To give good directions, it is not enough to say the right things: saying them in the right order is also important, shows a study in Frontiers in Psychology. Sentences that start with a prominent landmark and end with the object of interest work better than sentences where this order is reversed. These results could have direct applications in the fields of artificial intelligence and human-computer interaction.
"Here we show for the first time that people are quicker to find a hard-to-see person in an image when the directions mention a prominent landmark first, as in 'Next to the horse is the man in red', rather than last, as in 'The man in red is next to the horse'," says Alasdair Clarke from the School of Psychology at the University of Aberdeen, the lead author of the study.
Clarke et al. asked volunteers to focus on a particular human figure within the visually cluttered cartoons of the 'Where's Wally?' children's books (called 'Where's Waldo?' in the USA and Canada). The volunteers were then instructed to explain, in their own words, how to find that figure quickly -- no trivial task, as each cartoon contained hundreds of items. As expected, the volunteers often opted to indicate the position of the human figure relative to a landmark object in the cartoon, such as a building.
What was surprising, however, was that they tended to use a different word order depending on the visual properties of the landmark. Landmarks that stood out strongly from the background -- as measured with imaging software -- were statistically likely to be mentioned at the beginning of the sentence, while landmarks that stood out little were typically mentioned at its end. But if the target figure itself stood out strongly, most participants mentioned that first.
In a separate experiment, the researchers show that the most frequently used word order, 'landmark first-target-second', is also the most effective: people who heard descriptions with this order needed on average less time to find the human figure in the cartoon than people who heard descriptions with the reverse order.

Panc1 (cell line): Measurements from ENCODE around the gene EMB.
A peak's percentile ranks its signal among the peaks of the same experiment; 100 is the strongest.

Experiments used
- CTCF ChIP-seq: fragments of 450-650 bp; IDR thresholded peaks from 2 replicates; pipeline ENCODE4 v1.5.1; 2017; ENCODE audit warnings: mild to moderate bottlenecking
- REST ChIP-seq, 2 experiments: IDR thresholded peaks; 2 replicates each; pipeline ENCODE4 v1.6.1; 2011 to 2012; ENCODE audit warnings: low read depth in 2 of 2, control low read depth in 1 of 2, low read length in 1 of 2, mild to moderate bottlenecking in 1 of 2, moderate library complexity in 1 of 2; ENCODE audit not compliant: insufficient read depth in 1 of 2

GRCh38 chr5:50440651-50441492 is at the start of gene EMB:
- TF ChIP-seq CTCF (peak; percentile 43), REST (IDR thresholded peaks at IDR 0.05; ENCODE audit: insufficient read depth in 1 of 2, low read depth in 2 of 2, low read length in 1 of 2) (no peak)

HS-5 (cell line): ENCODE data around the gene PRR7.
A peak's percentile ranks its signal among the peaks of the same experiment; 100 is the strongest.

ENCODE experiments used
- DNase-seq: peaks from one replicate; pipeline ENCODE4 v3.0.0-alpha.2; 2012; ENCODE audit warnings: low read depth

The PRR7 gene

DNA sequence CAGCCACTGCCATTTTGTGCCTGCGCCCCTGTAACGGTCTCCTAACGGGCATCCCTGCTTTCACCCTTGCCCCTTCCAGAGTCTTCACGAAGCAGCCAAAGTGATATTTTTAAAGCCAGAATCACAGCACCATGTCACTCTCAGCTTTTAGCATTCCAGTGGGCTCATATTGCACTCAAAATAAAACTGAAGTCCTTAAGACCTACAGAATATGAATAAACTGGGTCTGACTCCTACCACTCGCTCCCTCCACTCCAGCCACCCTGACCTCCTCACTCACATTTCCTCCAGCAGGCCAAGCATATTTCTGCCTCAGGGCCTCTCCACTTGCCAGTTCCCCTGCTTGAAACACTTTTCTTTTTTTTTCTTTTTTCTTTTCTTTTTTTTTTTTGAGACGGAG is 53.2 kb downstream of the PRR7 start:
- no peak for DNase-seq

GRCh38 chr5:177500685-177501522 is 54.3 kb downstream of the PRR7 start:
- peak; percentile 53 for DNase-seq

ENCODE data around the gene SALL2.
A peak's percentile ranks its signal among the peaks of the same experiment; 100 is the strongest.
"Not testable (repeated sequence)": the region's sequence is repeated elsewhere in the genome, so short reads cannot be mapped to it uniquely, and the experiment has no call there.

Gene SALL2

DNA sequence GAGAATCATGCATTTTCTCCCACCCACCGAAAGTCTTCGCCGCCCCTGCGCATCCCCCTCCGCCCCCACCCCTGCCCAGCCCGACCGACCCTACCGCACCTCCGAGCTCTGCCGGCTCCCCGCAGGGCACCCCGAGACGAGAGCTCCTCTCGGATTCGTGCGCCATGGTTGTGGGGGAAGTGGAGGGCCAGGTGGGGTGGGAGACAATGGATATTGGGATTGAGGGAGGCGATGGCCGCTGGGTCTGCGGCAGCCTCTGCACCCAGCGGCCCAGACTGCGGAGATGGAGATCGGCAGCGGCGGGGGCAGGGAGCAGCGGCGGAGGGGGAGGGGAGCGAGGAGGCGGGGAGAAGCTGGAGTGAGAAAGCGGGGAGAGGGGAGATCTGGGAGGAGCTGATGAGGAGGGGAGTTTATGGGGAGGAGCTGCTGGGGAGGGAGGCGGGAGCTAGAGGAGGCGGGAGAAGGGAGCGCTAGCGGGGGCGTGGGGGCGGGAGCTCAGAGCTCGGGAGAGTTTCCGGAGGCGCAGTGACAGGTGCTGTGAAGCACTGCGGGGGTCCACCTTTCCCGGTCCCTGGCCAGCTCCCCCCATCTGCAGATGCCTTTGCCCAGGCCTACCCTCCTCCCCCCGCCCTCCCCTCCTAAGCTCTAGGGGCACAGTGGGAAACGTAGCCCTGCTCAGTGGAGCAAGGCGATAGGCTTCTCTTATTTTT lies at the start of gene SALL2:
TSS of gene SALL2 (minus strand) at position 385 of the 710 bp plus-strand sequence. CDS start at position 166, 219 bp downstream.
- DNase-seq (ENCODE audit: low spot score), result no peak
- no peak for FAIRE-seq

These results suggest that people who give directions keep a mental record of which objects in an image are easy to see, prefer to use these as landmarks, and treat them differently than harder-to-see objects when planning the word order of descriptions. This strategy helps listeners to find the target quickly.
"Listeners start processing the directions before they're finished, so it's good to give them a head start by pointing them towards something they can find quickly, such as a landmark. But if the target your listener is looking for is itself easy to see, then you should just start your directions with that," concludes co-author Micha Elsner, Assistant Professor at the Department of Linguistics, Ohio State University.
These results could help to develop computer algorithms for automatic direction-giving. "A long-term goal is to build a computer direction-giver that could automatically detect objects of interest in the scene and select the landmarks that would work best for human listeners," says Clarke.